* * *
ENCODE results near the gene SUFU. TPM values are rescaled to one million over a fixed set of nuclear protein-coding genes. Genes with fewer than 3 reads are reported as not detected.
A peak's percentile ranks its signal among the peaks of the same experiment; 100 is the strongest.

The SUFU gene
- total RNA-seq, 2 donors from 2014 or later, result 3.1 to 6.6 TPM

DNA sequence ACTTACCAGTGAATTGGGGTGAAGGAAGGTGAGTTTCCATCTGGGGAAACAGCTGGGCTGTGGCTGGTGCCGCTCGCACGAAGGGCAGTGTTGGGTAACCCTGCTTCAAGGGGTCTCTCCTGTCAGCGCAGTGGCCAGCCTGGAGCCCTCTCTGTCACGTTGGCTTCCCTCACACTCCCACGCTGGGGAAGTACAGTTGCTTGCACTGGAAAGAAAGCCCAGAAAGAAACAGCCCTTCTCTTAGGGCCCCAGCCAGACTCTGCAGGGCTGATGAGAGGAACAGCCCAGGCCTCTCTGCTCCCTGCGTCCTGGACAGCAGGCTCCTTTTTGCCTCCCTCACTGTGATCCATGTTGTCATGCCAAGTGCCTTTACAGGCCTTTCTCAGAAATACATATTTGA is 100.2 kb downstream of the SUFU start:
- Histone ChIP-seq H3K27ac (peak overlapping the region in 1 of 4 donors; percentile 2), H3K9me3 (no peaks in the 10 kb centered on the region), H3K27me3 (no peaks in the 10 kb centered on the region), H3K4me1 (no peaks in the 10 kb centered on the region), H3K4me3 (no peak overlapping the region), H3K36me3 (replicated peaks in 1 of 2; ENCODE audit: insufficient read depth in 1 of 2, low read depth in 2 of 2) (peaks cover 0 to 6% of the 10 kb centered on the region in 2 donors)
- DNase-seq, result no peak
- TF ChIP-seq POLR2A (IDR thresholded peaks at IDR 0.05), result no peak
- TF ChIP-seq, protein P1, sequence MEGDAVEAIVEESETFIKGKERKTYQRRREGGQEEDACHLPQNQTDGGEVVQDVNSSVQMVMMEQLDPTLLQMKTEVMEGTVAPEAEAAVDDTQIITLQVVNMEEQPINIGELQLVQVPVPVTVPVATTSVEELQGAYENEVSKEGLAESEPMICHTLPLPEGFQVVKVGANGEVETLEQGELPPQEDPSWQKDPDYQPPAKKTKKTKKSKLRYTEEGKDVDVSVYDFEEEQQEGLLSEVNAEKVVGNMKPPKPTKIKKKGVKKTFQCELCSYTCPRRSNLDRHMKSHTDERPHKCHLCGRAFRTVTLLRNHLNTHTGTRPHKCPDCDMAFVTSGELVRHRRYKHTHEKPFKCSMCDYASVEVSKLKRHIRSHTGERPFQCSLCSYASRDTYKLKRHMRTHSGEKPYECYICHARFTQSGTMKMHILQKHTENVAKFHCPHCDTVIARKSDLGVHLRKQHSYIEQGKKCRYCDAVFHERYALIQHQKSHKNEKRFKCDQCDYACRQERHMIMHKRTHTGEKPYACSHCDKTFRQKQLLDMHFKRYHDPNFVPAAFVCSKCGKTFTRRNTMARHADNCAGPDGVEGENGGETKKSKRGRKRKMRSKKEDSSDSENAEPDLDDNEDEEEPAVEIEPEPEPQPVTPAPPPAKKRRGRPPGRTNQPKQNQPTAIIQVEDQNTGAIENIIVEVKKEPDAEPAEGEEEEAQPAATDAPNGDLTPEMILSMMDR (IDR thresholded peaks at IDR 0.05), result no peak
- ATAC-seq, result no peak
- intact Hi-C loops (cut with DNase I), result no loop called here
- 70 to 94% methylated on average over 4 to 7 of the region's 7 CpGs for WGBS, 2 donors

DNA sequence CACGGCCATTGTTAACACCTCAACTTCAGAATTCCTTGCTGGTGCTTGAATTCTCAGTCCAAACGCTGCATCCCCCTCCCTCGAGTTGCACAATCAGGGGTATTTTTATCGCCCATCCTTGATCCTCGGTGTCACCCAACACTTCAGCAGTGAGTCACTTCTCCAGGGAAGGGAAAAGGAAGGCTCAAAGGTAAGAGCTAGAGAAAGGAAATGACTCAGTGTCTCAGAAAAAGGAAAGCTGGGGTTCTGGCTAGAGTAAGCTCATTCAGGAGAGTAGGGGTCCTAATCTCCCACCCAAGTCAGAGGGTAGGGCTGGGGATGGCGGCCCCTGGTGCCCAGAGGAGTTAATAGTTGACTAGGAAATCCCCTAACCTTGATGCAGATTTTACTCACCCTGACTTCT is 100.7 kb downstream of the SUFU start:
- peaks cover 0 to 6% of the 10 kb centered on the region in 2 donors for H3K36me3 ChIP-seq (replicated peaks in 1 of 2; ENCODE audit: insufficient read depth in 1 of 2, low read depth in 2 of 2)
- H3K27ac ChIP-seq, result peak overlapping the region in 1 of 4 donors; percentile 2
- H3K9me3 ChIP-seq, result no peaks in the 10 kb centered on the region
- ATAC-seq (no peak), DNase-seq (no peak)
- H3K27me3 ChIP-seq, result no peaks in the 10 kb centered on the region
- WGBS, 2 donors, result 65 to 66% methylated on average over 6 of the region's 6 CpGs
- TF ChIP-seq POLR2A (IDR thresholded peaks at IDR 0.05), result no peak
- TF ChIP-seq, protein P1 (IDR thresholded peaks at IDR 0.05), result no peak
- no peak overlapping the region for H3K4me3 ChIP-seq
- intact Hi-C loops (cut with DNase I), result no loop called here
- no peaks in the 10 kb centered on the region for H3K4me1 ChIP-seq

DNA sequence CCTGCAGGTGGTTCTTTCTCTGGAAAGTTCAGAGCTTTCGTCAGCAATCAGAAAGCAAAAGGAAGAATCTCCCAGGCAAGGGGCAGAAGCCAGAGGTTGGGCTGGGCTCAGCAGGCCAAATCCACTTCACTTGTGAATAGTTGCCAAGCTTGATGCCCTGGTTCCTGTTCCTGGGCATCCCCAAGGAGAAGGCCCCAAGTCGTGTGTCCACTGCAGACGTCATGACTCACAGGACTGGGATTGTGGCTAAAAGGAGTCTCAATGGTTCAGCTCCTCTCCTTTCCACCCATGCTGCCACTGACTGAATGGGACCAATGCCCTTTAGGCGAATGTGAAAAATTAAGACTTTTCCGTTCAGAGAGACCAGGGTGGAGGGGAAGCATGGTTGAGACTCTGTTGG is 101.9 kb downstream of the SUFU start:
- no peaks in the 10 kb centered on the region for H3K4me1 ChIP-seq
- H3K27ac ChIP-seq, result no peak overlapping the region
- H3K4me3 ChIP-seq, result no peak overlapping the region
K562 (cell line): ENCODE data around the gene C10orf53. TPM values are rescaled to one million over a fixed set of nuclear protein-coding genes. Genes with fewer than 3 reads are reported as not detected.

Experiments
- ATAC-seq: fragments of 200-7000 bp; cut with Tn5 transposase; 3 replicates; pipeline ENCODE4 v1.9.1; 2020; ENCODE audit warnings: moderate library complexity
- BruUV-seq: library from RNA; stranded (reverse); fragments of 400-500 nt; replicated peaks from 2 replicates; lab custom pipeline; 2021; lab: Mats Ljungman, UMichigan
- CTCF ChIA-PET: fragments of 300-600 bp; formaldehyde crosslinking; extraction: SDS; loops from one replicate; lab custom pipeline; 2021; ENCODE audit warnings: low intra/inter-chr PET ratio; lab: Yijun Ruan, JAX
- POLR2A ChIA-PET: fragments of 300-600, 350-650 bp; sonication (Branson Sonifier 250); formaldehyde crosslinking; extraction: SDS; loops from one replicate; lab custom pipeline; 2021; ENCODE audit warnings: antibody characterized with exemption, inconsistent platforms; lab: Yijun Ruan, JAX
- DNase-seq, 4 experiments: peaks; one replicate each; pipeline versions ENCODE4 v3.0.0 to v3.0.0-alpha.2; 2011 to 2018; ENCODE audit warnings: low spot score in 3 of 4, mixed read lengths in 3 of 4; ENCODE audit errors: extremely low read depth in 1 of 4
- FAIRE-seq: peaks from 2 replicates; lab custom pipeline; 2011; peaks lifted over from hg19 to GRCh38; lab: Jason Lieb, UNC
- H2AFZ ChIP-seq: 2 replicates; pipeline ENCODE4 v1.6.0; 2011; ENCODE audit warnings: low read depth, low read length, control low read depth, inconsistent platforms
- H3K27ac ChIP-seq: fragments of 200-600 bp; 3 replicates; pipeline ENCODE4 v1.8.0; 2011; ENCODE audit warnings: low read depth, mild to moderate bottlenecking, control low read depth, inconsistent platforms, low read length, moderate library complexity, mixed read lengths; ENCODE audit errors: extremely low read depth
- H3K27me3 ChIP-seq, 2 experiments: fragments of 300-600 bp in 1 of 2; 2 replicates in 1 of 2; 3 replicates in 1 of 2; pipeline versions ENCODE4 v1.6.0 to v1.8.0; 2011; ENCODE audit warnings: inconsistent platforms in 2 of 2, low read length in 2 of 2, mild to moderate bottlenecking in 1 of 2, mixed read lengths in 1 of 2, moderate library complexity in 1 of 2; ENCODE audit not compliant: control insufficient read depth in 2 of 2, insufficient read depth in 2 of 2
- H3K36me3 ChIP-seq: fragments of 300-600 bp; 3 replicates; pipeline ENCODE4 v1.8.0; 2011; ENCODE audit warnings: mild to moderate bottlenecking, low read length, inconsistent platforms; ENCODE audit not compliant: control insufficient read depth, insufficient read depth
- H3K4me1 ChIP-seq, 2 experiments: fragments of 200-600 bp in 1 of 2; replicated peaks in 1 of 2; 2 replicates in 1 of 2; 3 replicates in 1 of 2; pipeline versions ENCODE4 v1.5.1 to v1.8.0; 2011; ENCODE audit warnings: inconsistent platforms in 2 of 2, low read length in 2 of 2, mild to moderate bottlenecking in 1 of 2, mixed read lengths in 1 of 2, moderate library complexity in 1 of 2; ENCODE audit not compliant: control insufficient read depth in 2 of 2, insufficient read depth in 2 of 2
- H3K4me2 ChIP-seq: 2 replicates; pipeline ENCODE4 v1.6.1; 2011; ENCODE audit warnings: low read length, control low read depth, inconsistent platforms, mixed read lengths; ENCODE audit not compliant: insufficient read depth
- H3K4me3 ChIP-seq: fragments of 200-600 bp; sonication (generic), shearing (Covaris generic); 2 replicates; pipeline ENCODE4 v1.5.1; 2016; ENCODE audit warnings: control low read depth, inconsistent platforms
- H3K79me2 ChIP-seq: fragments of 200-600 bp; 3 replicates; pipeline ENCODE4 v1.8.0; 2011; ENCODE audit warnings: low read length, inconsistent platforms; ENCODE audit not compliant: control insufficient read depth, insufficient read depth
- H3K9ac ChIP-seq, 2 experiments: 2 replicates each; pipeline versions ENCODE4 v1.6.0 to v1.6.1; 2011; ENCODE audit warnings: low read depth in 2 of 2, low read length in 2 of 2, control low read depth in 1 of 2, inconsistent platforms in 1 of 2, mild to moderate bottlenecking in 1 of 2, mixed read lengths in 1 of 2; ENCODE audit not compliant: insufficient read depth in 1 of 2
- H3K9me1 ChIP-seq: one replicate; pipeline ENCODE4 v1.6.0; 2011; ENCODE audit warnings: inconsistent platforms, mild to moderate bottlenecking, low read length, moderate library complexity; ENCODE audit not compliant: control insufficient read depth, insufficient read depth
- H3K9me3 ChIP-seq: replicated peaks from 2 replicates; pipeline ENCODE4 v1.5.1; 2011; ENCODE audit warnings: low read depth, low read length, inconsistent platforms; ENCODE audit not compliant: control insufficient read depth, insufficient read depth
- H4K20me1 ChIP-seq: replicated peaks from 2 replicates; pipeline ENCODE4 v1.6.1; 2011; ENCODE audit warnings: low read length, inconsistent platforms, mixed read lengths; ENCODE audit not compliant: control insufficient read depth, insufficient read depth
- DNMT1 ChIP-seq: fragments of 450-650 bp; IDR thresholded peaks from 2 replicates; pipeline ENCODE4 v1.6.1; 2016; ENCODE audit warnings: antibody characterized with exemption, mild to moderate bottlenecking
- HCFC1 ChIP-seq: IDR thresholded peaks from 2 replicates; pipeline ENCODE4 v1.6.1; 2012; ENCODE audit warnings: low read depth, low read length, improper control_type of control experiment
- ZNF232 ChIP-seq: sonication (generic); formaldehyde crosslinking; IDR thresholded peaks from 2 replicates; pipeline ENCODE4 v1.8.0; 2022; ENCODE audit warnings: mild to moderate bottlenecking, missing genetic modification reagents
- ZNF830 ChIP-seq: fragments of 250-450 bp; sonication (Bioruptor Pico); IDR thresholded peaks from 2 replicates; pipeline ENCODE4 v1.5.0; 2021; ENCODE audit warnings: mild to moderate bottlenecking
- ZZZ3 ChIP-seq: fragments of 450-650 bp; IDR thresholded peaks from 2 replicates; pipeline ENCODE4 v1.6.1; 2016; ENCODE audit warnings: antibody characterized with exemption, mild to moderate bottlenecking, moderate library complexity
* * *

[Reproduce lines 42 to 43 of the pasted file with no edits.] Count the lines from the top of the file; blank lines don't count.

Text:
- H3K4me2 ChIP-seq: 2 replicates; pipeline ENCODE4 v1.6.1; 2011; ENCODE audit warnings: low read length, control low read depth, inconsistent platforms, mixed read lengths; ENCODE audit not compliant: insufficient read depth
- H3K4me3 ChIP-seq: fragments of 200-600 bp; sonication (generic), shearing (Covaris generic); 2 replicates; pipeline ENCODE4 v1.5.1; 2016; ENCODE audit warnings: control low read depth, inconsistent platforms